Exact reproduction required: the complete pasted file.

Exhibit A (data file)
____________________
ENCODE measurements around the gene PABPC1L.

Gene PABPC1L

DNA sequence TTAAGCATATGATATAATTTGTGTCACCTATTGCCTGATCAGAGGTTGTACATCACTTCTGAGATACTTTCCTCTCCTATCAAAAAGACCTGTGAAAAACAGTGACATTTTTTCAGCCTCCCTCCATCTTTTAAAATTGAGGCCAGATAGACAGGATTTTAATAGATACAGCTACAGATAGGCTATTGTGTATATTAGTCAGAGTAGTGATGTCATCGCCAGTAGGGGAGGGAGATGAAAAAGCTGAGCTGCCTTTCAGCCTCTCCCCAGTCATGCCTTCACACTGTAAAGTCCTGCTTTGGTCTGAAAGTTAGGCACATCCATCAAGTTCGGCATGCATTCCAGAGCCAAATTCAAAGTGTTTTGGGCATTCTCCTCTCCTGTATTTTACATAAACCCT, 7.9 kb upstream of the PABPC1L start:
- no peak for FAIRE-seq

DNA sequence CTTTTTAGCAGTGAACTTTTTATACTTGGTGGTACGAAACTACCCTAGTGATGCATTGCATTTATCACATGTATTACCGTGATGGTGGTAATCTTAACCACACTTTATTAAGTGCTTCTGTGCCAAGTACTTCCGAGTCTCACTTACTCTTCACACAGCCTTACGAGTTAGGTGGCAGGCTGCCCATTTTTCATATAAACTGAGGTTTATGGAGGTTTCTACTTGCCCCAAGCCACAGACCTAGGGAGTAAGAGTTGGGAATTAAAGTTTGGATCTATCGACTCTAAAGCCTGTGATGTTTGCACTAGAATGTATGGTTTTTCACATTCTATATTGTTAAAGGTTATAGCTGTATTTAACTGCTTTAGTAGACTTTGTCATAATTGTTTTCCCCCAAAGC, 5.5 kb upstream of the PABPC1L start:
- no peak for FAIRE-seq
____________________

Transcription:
ENCODE measurements around the gene PABPC1L.

Gene PABPC1L

DNA sequence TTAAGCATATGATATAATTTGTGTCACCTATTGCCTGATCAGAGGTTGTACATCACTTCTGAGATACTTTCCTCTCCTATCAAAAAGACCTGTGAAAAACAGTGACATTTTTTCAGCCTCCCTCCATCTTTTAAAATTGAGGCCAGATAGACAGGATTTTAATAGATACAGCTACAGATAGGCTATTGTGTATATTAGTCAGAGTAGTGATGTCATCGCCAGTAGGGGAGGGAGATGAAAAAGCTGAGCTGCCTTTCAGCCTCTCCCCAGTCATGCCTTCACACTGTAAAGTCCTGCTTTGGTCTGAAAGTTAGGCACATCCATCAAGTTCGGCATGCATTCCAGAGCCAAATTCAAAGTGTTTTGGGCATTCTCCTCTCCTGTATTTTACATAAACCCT, 7.9 kb upstream of the PABPC1L start:
- no peak for FAIRE-seq

DNA sequence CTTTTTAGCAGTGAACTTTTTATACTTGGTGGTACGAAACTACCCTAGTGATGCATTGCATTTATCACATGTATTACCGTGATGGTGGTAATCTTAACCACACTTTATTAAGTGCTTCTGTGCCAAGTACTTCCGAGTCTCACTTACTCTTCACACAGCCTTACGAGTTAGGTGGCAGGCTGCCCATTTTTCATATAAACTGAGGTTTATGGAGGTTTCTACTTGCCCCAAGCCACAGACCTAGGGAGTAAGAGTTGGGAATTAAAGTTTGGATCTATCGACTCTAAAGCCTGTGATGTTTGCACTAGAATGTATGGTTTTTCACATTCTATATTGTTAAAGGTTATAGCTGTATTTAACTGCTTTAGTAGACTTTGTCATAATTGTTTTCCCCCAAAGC, 5.5 kb upstream of the PABPC1L start:
- no peak for FAIRE-seq